Ingal nodded at Karl. “Now, stretch your stride. The muscles need to be pushed to gain strength.”
Karl did as Ingal instructed, but the guards still had no trouble keeping up with them as they walked along the inter line of the camp perimeter. A few strides and he felt the pull in his leg
muscles. It was at times like this he realized just how close to death he had been when Ingal began treating him. In their days on the coast waiting for the fleet his numerous sores and
wounds had healed under Ingal’s hands and his strength was slowly returning. But he couldn’t help wondering to what end.
Ingal nodded at him. “It’ll take time for your strength to return, but you should be fairly strong before the fleet arrives in a fortnight.”
“A fortnight?” Karl stopped. “We have that long?”
“Almost.” Ingal smiled. “Almost.” He waved toward the hill directly ahead. “Let’s take the cliff path. It’ll challenge your muscles and we can see the harbor from the
There was something in the way Ingal said “almost” that made Karl think Ingal was hinting they would leave before the fleet arrived. But is that the truth? Or is he simply keeping
me tamed for slaughter after the fleet arrives? To what purpose?
The steep hillside tried his muscles and he was panting heavily when they reached the top. He stopped and bent over with his hands on his knees, trying to keep his leg muscles from cramping
as he breathed in and out.
“Come over here.” Ingal was standing near the edge. Karl straightened up and walked over to the old man, who seemed unaffected by the climb.
“Look at how peaceful the harbor is. War seems far away with the fishing boats pulled up on the sand by their crews. One would think you could sail over to Ellisland in mere hours and
yet not two fortnights ago a storm hit the harbor so hard several boats were sunk and others badly damaged. See the small skiff off to the left. Its crew just finished repairing
it. Given new sails she’d be ready to go again.”
Karl looked down at the boat pulled up on the beach off by itself near a steep path leading up the cliffside. It was a small cargo skiff favored by smugglers. With its pointed prow and
square stern, it would be fast in the water. But its rudder was missing. “She’s a fast skiff, but not seaworthy yet. She needs a rudder.”
Ingal nodded without turning away from the small ship. “You know your boats.” He turned back to the clifftop trail. “We should continue our walk. Cook will have food ready
by the time we get back to camp.”
Lady Roselyn awoke feeling better than she expected, considering how tired she was when she got into bed the night before. Then she remembered Neima collapsing after touching the last sick
child. Until that moment everything had seemed very clear in her mind. All Neima had to do was ask that the child be cured and the child would be. She had felt the energy flowing
from Neima into each child she touched. But if the power wasn’t coming from Evon and me, it had to be coming from Neima. No wonder she collapsed.
Roselyn hurriedly dressed in her dru robe and headdress before going to the room where they had taken Neima. When she opened the door she saw her cousin standing by the child’s bed.
Evon turned and smiled before leading Roselyn out of the room and closing the door.“She’s still sleeping,”
“She must be really tired,” Roselyn replied.
“No. Just sleeping.” Evon looked at the door as if seeing through it to the child inside the room. “The power didn’t come from Neima any more than it did from us. The power
simply responded to all of us, although I think Neima directed it.”
“Neima controls the power?” Roselyn did not see how that was possible without a stone.
“Not controls. She asked the power for help, and it responded.” Evon started walking down the hall. “We should move away from her room. We might wake her. Besides, I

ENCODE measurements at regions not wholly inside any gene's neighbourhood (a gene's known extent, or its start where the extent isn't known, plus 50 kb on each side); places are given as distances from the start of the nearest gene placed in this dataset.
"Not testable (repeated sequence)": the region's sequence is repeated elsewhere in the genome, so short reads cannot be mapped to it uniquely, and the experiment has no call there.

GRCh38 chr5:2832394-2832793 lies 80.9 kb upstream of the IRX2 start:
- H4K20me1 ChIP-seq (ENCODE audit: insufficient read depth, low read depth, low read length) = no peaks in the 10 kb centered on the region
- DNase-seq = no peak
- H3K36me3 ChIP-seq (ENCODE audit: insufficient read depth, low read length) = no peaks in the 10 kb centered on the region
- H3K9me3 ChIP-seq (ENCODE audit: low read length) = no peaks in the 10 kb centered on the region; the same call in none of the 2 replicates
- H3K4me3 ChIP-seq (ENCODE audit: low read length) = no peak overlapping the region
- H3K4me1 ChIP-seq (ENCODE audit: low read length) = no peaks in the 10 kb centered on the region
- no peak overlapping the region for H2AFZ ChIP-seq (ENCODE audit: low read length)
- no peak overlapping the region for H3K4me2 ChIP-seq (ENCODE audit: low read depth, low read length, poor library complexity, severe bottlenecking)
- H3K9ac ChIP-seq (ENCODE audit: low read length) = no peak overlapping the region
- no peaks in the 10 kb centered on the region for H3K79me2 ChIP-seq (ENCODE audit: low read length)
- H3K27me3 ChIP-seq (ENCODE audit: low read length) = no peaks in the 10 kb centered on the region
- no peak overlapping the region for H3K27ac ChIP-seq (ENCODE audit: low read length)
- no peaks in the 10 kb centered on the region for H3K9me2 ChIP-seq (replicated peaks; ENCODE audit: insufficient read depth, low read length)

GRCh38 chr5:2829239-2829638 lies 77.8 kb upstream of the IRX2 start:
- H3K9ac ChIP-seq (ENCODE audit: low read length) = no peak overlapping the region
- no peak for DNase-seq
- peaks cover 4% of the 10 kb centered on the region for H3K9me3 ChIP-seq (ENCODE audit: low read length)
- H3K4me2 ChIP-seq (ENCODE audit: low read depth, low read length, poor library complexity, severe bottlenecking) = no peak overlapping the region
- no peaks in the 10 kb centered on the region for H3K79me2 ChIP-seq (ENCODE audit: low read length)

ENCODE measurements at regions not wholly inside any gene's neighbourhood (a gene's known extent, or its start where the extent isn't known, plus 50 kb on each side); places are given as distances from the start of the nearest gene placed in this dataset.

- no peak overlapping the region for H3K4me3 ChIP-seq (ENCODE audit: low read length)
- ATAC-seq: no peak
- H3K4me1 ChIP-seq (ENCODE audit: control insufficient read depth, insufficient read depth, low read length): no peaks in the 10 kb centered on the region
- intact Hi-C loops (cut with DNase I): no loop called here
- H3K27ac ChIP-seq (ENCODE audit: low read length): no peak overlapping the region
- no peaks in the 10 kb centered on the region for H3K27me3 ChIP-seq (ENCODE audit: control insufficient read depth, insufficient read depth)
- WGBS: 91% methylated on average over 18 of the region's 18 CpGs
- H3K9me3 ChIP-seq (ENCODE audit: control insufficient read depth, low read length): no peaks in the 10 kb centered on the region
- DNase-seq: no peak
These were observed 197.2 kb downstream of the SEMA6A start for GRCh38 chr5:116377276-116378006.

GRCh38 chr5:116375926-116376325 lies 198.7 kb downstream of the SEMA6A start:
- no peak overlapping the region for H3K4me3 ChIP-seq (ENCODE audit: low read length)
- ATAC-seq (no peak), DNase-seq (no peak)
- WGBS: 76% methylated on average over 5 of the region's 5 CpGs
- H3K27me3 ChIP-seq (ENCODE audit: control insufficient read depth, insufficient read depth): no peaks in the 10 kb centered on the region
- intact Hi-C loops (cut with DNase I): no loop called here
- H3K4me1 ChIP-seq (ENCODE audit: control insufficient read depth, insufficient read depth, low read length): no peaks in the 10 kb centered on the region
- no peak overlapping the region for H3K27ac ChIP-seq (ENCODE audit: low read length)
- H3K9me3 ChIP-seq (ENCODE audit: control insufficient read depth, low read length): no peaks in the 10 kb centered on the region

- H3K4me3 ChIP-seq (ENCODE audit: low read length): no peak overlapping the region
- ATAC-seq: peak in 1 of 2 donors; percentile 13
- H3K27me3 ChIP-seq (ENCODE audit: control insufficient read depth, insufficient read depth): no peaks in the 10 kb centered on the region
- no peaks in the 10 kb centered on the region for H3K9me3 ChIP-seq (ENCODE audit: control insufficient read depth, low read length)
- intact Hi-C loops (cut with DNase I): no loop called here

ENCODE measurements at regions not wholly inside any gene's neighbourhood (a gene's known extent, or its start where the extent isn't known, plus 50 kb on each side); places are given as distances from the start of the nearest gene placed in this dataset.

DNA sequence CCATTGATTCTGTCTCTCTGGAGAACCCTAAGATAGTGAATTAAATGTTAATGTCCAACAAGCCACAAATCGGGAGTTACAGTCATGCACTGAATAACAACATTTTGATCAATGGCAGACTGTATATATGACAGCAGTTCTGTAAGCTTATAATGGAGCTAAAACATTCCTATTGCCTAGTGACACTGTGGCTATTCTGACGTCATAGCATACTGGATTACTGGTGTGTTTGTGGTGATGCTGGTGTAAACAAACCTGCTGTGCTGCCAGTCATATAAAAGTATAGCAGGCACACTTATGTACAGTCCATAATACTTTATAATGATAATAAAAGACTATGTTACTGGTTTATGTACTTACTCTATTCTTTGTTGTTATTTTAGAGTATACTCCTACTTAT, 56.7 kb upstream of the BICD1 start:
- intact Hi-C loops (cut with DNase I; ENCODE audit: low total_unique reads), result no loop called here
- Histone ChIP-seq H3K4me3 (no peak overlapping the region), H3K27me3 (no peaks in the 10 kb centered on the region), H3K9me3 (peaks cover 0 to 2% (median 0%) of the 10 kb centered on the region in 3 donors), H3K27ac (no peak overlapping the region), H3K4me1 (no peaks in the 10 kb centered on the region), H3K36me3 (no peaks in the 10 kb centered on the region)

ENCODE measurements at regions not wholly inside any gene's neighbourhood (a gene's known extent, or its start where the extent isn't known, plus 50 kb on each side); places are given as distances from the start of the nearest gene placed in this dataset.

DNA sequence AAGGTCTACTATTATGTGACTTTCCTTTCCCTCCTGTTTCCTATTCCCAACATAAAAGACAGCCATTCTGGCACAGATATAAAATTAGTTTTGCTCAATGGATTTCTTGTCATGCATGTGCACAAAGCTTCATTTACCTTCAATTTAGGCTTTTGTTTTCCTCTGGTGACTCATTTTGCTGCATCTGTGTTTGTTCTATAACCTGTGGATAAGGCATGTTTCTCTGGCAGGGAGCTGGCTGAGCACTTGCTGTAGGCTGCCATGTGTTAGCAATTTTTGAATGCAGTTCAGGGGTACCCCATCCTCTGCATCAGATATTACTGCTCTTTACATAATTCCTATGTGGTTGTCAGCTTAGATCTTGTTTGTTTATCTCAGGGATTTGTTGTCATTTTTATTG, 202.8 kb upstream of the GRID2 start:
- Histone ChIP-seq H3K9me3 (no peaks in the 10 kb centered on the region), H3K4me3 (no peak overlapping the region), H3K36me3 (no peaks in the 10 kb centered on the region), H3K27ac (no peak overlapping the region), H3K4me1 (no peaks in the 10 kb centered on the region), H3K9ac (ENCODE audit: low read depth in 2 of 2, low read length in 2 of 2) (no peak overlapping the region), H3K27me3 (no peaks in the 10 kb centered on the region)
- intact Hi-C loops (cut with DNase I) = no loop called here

want to see how the children are doing.”
They heard the yells and laughter before they reached the sick room. The old dru and a young servant girl were standing at the door looking in and smiling. The servant girl glanced in
their direction, then turned and curtsied. The dru also turned. “I have never seen anything like it. Every one of the children awoke cured.” He nodded his head. “Not
just feeling better, but cured.” He turned back to the room. “The fever and diarrhea were gone, the sores were gone, and they were all hungry. Look at them.” He pointed into
the room. “They’re playing.”
Evon smiled. “Neima is still asleep. But she’ll be hungry when she wakes. She’ll probably wake tired, so please have someone take her a tray.”
“I will, Milady.” The girl curtsied again and hurried away
The dru glanced at her retreating form. “And you and your cousin? Will you be joining the party in the dining hall to break your fast?”
Roselyn had watched the girl leave and now turned back. “She seems to think very highly of Neima.”
The dru’s head tilted back and forth. “Like everyone else in the mansion, she’s heard what happened in the sickroom.”
Roselyn nodded toward the room. “You mean Neima touching the sick?”
“Touching, yes. But also that a small candle-like flame danced on her hand and then over each child she touched.” His eyes misted. “And how she collapsed when the flame left her
at the end.” He looked at Roselyn. “You didn’t see?”
She hadn’t. But before she could reply Evon said, “I saw only a pale blue light surrounding her. Your god is very strong in her. Perhaps the manifestation of a flame is something
from your people’s past?”
The dru nodded. “Yes. It’s said that such a flame appeared above Doron’s head at times. Since then it’s been associated with miracles. Some see it, others—most—don’t,
although they all witnessed the miracle. Until last night I thought the flame only—,” he waved his hand, “wishful thinking.”
Evon smiled. “I think it’s a manifestation of power. In this case, one of the Light.” She seemed to be listening to something—Sorcha, Roselyn suspected. Then she added,
“Were you, perhaps, praying that Neima would help them?”
The dru’s eyebrows came together for a moment. “I was praying that God would see the healthy young girl and have pity on those who were so sick and clearly dying, and save them.”
“How did you feel while Neima moved through the room?” Evon was clearly after something now, but what, Roselyn did not know.
The dru smiled. “I felt like my prayer was being answered. I was sure the flame was curing the children.”
Evon smiled. “And when the flame went out?”
He shook his head. “I… it’s hard to describe.” He bit his lip. “Something had left me—winked out with the flame—and yet, I felt—better—different—happy, despite the loss.”
He smiled widely. “The spirit of God had left the room.” His eyes teared up and he blinked. “But He had surely been there.”
Evon smiled and touched his shoulder. “Now I think you’ve found the reason some see, but most do not.”
The old dru turned to Evon. “Belief?”
“Yes, but more importantly, participation. The Light entered you and used your belief. I think you saw the flame because you contributed power to it.” Evon glanced into the room
and turned back to the dru. “These children don’t need us. Are there any others who do?”
“The adults are in the other wing, but the children were hardest hit by the plague. We brought you to them first. If there are any new cases they will be at the front of the
building. My colleagues are there to meet them.”
Evon nodded. “Let’s see the adults first.”